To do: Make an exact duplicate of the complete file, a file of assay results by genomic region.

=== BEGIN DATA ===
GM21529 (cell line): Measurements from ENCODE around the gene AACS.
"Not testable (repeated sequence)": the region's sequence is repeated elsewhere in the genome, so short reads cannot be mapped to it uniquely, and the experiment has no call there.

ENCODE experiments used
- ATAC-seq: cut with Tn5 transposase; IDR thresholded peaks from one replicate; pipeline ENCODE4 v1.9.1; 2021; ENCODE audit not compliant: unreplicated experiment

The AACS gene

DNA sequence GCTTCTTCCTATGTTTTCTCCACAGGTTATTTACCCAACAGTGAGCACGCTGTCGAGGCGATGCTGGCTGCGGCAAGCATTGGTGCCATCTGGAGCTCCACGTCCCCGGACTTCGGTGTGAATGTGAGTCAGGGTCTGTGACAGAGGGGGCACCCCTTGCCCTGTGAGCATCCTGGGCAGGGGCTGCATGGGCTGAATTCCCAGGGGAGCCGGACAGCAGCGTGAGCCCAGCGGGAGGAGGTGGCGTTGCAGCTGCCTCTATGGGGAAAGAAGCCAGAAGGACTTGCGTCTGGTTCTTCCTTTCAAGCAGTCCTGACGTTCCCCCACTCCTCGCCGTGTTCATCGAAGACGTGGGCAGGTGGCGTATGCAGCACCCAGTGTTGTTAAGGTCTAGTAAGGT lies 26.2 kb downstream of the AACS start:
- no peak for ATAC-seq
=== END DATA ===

GM21529 (cell line): Measurements from ENCODE around the gene AACS.
"Not testable (repeated sequence)": the region's sequence is repeated elsewhere in the genome, so short reads cannot be mapped to it uniquely, and the experiment has no call there.

ENCODE experiments used
- ATAC-seq: cut with Tn5 transposase; IDR thresholded peaks from one replicate; pipeline ENCODE4 v1.9.1; 2021; ENCODE audit not compliant: unreplicated experiment

The AACS gene

DNA sequence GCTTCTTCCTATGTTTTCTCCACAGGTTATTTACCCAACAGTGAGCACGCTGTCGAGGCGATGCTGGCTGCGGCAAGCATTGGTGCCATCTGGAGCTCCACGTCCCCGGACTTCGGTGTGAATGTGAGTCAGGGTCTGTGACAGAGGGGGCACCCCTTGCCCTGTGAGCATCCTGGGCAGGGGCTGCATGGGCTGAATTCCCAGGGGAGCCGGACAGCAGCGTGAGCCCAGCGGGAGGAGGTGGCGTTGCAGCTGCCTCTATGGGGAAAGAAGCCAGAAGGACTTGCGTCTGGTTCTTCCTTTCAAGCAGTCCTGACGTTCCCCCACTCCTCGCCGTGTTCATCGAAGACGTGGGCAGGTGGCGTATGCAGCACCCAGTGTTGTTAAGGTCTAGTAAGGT lies 26.2 kb downstream of the AACS start:
- no peak for ATAC-seq